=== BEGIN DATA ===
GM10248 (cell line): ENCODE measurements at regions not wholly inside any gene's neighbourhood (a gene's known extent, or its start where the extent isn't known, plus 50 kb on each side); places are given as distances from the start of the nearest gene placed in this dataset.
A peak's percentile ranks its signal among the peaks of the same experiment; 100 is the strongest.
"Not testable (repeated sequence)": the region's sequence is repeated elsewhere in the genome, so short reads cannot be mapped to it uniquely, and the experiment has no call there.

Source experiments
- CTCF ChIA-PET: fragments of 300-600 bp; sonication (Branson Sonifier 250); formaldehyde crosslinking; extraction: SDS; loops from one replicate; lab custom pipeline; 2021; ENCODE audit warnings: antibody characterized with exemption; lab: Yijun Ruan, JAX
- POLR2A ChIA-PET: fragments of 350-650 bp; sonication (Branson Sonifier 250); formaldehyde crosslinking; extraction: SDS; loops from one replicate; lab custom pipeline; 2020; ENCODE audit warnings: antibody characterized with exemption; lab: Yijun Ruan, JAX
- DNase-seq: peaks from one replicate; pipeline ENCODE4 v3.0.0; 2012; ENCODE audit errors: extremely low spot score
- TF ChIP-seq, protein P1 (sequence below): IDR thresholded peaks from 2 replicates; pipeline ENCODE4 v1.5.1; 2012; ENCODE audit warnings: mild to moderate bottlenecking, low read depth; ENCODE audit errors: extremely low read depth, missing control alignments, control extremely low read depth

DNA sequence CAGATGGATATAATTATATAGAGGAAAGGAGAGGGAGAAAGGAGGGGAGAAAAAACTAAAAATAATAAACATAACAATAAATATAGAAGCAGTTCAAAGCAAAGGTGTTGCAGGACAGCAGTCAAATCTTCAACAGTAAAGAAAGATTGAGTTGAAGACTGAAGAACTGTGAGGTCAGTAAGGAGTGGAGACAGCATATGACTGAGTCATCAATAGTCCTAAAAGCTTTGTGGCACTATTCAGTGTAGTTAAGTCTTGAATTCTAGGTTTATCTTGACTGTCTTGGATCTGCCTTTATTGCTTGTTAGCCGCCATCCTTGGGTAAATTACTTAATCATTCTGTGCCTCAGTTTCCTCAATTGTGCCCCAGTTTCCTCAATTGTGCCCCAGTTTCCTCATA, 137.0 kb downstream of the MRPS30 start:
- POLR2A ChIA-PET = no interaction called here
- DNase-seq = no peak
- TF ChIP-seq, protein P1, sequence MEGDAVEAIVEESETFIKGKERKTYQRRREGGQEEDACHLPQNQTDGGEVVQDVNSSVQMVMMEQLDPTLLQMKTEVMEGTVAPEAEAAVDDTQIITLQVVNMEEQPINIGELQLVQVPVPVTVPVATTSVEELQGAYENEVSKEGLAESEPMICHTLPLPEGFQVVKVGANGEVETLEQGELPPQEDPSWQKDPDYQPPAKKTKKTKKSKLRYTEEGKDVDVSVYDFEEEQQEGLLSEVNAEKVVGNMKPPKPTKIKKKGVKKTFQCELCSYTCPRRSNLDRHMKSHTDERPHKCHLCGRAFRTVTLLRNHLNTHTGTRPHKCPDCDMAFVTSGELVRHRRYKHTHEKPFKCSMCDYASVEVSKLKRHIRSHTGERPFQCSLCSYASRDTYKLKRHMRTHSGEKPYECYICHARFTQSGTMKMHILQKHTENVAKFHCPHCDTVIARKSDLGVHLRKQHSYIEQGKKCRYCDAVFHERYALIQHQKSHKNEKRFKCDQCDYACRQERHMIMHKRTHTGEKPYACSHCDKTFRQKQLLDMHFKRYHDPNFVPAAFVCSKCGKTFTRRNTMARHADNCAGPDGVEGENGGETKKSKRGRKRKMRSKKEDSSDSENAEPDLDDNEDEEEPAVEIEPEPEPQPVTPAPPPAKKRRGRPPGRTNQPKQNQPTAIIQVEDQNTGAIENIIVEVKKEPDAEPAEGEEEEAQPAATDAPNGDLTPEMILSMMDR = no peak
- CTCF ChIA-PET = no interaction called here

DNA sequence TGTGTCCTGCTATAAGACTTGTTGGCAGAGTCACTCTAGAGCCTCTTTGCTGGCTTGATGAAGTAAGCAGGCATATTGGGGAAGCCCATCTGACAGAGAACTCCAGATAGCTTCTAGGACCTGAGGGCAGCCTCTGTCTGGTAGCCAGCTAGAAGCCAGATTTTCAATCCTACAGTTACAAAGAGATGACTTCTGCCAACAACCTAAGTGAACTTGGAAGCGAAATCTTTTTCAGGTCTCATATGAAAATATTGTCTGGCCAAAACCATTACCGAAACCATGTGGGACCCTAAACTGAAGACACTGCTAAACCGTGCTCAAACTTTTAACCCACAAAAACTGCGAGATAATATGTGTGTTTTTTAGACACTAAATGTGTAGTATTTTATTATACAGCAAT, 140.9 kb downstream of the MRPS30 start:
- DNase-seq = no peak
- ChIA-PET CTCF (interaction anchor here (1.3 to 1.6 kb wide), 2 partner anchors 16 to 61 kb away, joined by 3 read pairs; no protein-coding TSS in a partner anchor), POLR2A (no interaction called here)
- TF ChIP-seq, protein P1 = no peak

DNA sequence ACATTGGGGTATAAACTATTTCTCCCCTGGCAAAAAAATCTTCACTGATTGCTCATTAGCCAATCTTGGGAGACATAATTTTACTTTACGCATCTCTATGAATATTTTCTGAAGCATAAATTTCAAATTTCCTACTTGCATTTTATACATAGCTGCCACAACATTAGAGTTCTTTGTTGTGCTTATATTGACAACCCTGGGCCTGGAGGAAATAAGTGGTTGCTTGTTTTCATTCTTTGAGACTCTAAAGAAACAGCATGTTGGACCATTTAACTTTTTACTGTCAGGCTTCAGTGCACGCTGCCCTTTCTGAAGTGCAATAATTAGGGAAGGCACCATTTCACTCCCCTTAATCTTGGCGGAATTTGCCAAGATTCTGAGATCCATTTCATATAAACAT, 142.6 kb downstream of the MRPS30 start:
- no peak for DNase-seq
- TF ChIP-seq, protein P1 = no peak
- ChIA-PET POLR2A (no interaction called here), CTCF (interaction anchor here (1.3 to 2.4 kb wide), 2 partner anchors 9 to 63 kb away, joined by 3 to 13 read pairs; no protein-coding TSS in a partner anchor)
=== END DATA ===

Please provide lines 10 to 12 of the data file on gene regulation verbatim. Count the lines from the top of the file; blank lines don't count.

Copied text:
- POLR2A ChIA-PET = no interaction called here
- DNase-seq = no peak
- TF ChIP-seq, protein P1, sequence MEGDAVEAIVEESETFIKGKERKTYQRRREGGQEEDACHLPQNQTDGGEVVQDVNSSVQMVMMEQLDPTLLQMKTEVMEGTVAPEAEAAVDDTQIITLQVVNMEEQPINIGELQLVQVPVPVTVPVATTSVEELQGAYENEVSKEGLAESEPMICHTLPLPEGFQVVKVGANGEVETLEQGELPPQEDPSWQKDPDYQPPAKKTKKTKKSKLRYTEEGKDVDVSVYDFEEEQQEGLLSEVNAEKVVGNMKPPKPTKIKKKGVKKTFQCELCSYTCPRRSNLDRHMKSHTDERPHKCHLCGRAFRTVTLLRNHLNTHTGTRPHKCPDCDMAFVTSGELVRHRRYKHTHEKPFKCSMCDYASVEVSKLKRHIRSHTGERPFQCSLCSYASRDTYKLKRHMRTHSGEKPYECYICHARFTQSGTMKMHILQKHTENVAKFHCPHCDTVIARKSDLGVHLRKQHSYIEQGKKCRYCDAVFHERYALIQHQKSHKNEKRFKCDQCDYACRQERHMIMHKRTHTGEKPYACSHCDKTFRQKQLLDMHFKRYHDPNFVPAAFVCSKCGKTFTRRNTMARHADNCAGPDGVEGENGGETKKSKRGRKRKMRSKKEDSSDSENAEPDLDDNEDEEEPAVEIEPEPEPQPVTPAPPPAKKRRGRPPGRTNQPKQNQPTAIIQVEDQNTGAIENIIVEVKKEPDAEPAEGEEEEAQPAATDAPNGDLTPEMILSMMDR = no peak